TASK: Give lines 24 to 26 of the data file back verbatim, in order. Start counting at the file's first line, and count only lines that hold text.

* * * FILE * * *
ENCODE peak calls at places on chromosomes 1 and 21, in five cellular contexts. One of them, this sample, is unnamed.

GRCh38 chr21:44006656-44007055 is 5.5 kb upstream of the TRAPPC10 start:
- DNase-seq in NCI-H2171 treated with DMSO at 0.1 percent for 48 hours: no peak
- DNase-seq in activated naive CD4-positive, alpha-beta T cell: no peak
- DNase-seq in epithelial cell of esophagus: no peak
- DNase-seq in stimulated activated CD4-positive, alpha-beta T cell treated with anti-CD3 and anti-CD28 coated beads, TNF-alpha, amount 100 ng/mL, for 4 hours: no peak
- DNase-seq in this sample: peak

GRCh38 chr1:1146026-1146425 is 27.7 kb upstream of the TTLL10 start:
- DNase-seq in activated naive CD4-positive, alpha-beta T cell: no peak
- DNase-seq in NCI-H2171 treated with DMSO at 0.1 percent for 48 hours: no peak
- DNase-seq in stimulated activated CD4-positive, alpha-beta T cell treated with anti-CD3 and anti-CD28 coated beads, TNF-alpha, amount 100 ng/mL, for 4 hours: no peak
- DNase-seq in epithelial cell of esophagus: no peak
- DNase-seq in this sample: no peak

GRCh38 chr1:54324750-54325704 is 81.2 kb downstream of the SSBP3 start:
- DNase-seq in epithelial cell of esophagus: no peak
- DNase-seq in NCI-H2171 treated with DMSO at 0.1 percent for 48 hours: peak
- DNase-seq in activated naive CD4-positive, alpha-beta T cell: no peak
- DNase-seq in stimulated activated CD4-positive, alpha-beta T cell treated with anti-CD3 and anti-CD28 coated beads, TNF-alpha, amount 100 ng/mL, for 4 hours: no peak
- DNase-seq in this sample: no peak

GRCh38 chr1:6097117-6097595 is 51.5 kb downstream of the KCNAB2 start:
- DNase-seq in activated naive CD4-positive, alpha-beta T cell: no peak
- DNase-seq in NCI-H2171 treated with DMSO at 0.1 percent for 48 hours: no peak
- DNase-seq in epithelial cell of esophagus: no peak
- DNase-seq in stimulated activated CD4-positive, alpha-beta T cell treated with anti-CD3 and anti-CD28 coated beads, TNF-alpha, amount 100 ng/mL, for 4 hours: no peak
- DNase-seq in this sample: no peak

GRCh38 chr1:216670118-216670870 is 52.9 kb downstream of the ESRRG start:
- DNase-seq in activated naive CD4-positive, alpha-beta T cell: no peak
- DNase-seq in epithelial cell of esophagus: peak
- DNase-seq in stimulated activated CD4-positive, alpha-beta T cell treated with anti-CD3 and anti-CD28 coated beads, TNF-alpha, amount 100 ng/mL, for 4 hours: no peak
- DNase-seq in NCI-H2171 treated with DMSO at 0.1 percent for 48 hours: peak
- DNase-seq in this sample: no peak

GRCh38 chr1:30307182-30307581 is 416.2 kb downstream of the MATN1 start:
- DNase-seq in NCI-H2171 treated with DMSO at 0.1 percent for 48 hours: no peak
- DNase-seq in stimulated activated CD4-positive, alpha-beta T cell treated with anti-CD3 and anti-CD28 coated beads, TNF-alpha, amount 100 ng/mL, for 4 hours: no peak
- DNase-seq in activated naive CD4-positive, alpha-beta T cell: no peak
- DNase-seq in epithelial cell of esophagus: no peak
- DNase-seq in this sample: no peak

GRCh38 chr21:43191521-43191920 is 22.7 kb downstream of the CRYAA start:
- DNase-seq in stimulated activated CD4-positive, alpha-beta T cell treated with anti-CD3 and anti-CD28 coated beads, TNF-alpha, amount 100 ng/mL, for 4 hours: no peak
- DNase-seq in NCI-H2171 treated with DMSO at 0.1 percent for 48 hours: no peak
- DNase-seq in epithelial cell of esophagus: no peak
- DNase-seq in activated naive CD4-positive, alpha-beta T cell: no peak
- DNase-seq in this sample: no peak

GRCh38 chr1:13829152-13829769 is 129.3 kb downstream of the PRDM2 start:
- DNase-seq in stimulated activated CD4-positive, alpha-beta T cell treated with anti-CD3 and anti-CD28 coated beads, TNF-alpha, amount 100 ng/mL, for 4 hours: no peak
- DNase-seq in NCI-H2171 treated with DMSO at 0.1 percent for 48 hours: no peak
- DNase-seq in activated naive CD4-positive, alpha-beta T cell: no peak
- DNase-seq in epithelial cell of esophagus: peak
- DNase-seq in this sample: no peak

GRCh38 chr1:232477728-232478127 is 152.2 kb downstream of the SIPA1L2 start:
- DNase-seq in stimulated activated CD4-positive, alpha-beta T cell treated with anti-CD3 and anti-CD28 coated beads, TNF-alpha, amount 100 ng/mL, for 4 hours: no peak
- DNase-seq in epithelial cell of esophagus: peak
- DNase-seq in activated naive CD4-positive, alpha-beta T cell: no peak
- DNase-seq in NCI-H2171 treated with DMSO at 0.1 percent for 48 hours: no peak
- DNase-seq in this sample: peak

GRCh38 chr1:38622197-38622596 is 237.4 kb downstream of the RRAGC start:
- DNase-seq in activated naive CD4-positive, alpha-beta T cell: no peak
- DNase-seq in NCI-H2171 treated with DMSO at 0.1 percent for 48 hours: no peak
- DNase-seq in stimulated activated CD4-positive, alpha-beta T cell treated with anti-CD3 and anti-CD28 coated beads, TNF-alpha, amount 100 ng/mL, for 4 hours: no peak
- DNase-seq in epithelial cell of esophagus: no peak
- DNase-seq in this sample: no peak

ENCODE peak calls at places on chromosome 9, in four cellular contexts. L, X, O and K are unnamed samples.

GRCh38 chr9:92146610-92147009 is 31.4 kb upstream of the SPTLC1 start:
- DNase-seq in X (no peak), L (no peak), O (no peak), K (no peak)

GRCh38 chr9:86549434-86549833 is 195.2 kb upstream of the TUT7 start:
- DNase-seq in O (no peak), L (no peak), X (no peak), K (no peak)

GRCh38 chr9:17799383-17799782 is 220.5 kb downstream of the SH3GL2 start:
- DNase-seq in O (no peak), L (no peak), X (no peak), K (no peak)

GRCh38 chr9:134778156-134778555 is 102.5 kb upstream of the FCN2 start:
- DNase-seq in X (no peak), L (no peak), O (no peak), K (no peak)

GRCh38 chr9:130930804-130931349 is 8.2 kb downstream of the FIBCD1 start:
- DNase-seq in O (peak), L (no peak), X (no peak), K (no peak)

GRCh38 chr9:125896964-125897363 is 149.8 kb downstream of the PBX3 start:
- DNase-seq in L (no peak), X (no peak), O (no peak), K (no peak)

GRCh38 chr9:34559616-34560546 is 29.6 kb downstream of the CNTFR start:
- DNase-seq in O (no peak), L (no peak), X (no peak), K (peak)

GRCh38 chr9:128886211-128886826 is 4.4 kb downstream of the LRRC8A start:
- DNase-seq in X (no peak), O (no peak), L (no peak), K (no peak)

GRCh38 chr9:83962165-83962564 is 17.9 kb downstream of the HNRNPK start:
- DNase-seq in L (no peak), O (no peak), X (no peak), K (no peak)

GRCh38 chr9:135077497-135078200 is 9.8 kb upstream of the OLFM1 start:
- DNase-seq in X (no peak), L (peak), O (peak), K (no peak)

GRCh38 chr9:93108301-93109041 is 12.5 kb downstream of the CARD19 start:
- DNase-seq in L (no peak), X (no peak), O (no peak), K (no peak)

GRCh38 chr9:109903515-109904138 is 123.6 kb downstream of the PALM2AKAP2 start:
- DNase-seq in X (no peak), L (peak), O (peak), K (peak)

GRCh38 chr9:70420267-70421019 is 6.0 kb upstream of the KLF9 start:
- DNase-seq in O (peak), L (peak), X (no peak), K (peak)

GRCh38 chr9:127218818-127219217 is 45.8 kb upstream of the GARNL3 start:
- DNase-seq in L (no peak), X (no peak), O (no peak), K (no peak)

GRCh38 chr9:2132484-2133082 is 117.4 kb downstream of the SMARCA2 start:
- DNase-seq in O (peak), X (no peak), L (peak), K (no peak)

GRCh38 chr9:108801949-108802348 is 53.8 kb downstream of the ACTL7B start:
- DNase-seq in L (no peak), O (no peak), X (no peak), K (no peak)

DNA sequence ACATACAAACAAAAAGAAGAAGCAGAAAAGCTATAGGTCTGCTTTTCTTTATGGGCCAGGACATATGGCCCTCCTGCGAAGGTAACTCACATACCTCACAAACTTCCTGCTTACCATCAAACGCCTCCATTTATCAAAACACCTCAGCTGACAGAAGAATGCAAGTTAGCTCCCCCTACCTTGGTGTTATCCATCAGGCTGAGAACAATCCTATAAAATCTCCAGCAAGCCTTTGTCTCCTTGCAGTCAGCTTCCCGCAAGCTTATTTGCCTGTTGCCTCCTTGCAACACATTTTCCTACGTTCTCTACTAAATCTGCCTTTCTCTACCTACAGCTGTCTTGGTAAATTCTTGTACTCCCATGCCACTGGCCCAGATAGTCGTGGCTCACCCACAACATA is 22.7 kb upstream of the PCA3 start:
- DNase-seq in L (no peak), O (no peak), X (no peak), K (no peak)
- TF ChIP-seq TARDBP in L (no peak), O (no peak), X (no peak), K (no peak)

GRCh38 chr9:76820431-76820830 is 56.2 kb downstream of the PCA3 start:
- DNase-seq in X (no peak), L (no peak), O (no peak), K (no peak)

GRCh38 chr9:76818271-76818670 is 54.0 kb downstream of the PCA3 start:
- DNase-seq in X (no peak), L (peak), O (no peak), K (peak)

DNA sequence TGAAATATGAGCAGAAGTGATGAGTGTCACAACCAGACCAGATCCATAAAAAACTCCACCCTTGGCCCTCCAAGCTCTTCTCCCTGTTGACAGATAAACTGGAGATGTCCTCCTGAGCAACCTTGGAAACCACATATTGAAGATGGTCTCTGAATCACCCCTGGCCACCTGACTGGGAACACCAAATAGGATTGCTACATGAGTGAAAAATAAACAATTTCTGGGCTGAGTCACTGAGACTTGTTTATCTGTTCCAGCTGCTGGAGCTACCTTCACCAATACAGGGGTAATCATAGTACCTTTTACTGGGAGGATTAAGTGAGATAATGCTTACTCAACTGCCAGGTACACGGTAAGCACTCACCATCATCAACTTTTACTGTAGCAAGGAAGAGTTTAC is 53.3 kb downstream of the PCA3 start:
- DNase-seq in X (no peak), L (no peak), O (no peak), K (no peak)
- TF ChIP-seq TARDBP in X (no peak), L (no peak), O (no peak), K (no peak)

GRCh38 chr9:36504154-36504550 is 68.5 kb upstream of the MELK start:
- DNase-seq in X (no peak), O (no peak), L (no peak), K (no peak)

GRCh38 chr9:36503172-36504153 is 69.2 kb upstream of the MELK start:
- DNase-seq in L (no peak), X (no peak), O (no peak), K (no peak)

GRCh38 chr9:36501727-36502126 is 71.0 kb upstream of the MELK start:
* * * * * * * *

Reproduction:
- DNase-seq in stimulated activated CD4-positive, alpha-beta T cell treated with anti-CD3 and anti-CD28 coated beads, TNF-alpha, amount 100 ng/mL, for 4 hours: no peak
- DNase-seq in this sample: no peak

GRCh38 chr1:216670118-216670870 is 52.9 kb downstream of the ESRRG start: